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Tuesday, 28 April 1987
Page: 1860

Senator ROBERTSON —I refer the Minister for Education to the report entitled `In the National Interest'. I ask: Can the Minister indicate her response to the proposal by the Commonwealth Schools Commission that external examinations be terminated? Does the Government support the abolition of all external examinations? Will the Government be urging the States and non-government school systems to follow this course? I also ask: Is the Minister able to advise of the effects on schools where external examinations have been eliminated?

Senator RYAN —The Schools Commission report, recently published, called `In the National Interest', discusses a number of ways in which school systems could become more responsive to the needs of the economy, could work more closely with business and industry groups and could better prepare teenage students for the world of work. In that report there is some discussion about the role of external examinations. However, I should make it clear that the Commonwealth Government has never supported the abolition of external examinations, nor do I propose that it ought to do so. Two systems, the Queensland government system and the Australian Capital Territory government system, have not had external examinations for many years now. They have had school-based assessment. Queensland has a very high retention rate of students to the end of year 12. The Australian Capital Territory has a very much higher participation rate to the end of year 12 than any other system and also has a very favourable record of performance by its graduates in Australian universities.

Nonetheless, the question of whether students are to be assessed by school-based reports, by external examinations or by some combination of both methods is very clearly a matter for the States. It is not a matter for the Commonwealth. As I said, I have never advocated the abolition of exams, nor do I propose to do so. Although the Government has yet to make a detailed response to the report `In the National Interest', I certainly will not be advocating any action with respect to external examinations.

The Schools Commission report acknowledges that it is a matter for the State systems to make these decisions. As I recall, when giving its views on external examinations it also points out that any change in assessment methods, such as from external examinations to school-based methods, should be done only with the complete support of the community. I am quite surprised that some media commentators and Opposition spokespersons have chosen to leap upon this quite minor aspect of the report, since it is not the Commonwealth's prerogative to move in this direction. As I said, I do not intend to do so. However, it is a good thing that the report is receiving attention because it undoubtedly responds to many of the demands made by business, employers and industry leaders for a more relevant school curriculum which gives more opportunity for input from the business community and which, as I said, will better prepare young students for the world of work. When the Government and Government committees have properly considered the report I will be making a full statement in response to it.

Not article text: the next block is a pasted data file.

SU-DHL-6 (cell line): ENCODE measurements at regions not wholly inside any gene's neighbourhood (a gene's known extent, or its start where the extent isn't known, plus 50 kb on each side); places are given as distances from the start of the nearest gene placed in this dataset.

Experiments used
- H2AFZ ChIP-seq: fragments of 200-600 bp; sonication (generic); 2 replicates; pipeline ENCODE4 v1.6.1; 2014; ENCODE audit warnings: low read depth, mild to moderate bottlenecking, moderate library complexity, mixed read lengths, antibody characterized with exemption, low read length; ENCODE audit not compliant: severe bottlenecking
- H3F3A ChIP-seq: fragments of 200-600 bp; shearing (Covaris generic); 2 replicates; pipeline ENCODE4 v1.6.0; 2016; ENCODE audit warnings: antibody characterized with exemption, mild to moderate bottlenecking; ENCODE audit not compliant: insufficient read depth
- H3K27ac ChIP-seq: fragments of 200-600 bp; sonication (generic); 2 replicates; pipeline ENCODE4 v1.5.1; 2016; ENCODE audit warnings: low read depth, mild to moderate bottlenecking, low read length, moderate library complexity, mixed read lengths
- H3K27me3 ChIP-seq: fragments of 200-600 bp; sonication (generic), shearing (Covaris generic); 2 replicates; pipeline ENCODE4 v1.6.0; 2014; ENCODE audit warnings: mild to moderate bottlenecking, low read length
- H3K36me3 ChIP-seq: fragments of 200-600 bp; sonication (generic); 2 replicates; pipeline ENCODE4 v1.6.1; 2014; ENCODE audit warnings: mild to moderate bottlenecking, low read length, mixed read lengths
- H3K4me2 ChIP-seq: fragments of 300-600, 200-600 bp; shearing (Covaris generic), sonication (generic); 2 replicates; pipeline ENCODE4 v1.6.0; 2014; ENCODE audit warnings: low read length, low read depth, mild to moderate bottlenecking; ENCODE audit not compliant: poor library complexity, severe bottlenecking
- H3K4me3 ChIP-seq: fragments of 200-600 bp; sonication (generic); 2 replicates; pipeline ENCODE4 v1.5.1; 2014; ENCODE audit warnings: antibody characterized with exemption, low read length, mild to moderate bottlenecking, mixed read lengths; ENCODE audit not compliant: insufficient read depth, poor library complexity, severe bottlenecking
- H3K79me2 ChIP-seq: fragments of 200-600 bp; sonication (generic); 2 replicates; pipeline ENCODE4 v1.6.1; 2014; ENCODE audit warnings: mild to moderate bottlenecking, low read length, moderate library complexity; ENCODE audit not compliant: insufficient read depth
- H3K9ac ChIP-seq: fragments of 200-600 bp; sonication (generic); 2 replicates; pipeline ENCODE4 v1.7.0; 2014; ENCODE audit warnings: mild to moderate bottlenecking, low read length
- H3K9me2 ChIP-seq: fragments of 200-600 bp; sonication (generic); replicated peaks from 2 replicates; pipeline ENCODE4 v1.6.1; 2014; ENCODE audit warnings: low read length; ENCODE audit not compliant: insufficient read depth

Senator ROBERTSON —Mr President, I ask a supplementary question. I thank the Minister for her answer. However, I draw her attention to the fact that I asked a third question. Will she comment on the effects on schools where external examinations have been eliminated?

Senator RYAN —I did mention the Queensland and Australian Capital Territory systems. There has been no measurable decline in standards as a result of those systems having school-based assessment methods. But, of course, Queensland, relative to other States, has a high participation rate to the end of year 12. The Australian Capital Territory government school system has an extremely high participation rate-towards 80 per cent to the end of year 12-and the performance of students coming into universities from the Australian Capital Territory government school system is at least as good as that of students coming from other systems. As I have said, it is not for the Commonwealth to make policy on these matters but, naturally, it is interested in observing the different patterns of performance of students from different schools, and those matters I have just related to the Senate are matters of fact, to which Senator Reid, for example, can attest.